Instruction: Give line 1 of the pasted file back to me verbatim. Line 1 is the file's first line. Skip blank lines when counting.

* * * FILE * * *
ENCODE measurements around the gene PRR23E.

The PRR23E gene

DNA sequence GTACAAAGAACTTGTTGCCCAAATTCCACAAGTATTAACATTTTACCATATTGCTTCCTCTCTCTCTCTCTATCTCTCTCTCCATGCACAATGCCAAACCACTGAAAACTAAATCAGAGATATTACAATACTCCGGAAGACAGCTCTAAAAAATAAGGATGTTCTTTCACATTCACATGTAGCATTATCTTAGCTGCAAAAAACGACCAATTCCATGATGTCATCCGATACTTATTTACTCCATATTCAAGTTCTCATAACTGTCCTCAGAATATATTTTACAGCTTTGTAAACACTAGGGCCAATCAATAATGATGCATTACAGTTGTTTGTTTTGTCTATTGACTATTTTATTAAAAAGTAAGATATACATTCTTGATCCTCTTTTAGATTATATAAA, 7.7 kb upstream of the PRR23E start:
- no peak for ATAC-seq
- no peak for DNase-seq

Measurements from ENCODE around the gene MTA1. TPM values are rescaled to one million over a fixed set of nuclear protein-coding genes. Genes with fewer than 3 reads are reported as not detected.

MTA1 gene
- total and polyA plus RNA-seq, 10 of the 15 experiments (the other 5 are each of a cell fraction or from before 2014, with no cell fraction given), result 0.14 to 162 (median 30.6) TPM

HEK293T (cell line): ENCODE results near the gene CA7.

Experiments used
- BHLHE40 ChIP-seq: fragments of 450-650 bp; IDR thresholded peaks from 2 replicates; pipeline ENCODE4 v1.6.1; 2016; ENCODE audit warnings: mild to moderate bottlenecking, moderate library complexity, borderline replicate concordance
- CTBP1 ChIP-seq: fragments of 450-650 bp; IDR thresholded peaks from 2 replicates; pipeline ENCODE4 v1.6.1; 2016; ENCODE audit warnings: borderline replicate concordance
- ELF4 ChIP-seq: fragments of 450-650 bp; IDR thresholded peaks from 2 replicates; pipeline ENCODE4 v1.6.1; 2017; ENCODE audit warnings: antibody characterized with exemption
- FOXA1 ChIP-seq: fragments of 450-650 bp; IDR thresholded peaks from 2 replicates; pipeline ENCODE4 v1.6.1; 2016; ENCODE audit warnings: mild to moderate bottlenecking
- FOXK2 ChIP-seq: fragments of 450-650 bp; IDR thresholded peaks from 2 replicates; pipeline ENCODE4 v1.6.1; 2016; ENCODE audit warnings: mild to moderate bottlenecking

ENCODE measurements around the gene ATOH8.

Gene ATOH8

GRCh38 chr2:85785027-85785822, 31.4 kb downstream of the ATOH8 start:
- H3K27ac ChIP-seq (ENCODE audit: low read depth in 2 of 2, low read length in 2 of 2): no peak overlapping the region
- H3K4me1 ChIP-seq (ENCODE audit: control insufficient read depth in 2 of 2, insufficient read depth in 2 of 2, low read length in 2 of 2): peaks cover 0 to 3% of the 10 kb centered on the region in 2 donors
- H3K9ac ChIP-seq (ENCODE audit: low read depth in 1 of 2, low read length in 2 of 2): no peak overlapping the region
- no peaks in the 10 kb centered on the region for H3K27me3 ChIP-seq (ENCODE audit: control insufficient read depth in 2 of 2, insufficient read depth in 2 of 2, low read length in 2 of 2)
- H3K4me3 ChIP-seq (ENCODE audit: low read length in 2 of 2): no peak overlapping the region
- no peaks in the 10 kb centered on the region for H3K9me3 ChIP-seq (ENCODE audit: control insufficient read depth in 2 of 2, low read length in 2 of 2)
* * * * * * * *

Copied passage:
ENCODE measurements around the gene PRR23E.